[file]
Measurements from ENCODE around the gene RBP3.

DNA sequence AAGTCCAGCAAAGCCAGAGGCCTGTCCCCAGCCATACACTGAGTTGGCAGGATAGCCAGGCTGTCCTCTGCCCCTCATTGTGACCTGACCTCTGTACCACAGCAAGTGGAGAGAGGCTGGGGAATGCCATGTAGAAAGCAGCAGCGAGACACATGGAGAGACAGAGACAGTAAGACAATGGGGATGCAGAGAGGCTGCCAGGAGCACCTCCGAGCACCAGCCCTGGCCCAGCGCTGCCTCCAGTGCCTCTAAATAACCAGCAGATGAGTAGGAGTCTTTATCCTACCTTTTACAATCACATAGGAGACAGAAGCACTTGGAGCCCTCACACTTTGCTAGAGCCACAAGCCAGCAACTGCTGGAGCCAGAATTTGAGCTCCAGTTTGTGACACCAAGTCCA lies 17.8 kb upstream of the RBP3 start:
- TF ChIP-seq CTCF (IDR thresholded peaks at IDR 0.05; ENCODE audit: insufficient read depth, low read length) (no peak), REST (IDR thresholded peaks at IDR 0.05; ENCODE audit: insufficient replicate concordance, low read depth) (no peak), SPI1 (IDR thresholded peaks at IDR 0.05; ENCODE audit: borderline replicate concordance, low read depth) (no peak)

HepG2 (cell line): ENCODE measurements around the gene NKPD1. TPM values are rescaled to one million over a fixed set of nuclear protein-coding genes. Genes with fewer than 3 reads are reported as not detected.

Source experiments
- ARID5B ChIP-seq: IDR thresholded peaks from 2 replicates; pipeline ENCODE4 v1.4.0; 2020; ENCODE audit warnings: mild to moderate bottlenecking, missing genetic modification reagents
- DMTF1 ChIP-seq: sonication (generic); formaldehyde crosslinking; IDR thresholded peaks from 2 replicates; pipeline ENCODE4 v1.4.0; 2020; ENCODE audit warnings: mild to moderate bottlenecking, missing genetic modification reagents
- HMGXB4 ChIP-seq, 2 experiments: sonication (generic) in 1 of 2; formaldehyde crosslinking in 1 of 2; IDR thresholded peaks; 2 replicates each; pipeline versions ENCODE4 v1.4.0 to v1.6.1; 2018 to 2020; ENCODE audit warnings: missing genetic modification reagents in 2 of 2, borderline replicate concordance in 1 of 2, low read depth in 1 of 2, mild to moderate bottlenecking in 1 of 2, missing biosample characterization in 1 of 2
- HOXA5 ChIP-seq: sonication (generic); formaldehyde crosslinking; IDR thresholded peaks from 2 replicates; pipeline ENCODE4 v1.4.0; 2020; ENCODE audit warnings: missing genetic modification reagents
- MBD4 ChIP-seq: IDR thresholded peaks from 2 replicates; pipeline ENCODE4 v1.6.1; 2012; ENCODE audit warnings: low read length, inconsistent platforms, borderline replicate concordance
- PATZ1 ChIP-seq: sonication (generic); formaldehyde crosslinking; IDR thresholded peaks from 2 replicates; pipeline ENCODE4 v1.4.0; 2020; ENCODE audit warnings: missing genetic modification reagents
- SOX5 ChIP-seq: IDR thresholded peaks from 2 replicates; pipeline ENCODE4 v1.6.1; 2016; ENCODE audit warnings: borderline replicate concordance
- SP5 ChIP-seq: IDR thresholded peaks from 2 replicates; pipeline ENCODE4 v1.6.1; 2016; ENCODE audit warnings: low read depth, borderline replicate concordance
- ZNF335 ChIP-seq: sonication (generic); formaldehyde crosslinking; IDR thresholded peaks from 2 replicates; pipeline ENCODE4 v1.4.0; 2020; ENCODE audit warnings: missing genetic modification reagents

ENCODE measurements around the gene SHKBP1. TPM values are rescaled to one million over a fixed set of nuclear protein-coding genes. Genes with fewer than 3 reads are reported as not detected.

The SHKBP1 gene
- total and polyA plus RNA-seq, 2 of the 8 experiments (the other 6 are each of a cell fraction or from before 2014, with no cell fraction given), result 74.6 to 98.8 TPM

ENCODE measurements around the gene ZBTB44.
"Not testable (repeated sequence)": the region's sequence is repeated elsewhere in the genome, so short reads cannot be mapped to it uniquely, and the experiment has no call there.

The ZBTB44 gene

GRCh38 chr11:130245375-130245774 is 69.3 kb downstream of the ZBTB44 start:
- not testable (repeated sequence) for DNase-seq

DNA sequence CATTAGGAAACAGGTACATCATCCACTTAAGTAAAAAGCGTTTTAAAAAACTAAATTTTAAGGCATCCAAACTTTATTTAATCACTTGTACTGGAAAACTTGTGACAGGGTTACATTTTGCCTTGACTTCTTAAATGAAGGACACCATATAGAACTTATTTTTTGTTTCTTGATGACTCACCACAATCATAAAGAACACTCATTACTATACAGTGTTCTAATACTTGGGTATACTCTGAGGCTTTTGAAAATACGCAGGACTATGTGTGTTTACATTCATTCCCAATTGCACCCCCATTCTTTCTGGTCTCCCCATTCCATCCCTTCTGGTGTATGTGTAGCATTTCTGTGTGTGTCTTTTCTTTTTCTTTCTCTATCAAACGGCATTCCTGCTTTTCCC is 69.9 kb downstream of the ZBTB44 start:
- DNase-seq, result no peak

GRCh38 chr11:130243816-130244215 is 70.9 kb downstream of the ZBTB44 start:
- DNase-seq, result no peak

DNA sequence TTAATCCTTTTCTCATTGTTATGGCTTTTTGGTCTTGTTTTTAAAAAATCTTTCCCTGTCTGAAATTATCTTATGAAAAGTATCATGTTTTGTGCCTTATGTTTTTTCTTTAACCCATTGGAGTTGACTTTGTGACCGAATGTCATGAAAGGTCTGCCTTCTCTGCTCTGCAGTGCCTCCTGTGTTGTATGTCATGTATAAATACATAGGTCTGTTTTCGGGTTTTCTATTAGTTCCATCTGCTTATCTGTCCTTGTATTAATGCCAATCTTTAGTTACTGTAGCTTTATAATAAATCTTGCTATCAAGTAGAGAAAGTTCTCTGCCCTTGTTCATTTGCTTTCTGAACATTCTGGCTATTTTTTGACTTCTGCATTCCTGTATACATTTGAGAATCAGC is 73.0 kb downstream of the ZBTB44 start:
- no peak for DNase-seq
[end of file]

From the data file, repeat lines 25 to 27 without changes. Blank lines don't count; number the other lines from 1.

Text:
GRCh38 chr11:130243816-130244215 is 70.9 kb downstream of the ZBTB44 start:
- DNase-seq, result no peak

DNA sequence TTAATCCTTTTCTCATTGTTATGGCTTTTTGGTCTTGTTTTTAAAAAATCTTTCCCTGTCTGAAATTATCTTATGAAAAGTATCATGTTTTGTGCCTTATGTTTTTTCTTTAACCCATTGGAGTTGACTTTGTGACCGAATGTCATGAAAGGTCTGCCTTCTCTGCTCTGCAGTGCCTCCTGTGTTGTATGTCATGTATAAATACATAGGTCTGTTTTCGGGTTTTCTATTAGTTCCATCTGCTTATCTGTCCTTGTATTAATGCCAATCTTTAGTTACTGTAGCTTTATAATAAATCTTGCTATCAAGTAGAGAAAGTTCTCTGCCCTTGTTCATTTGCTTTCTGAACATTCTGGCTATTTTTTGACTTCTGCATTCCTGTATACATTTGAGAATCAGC is 73.0 kb downstream of the ZBTB44 start: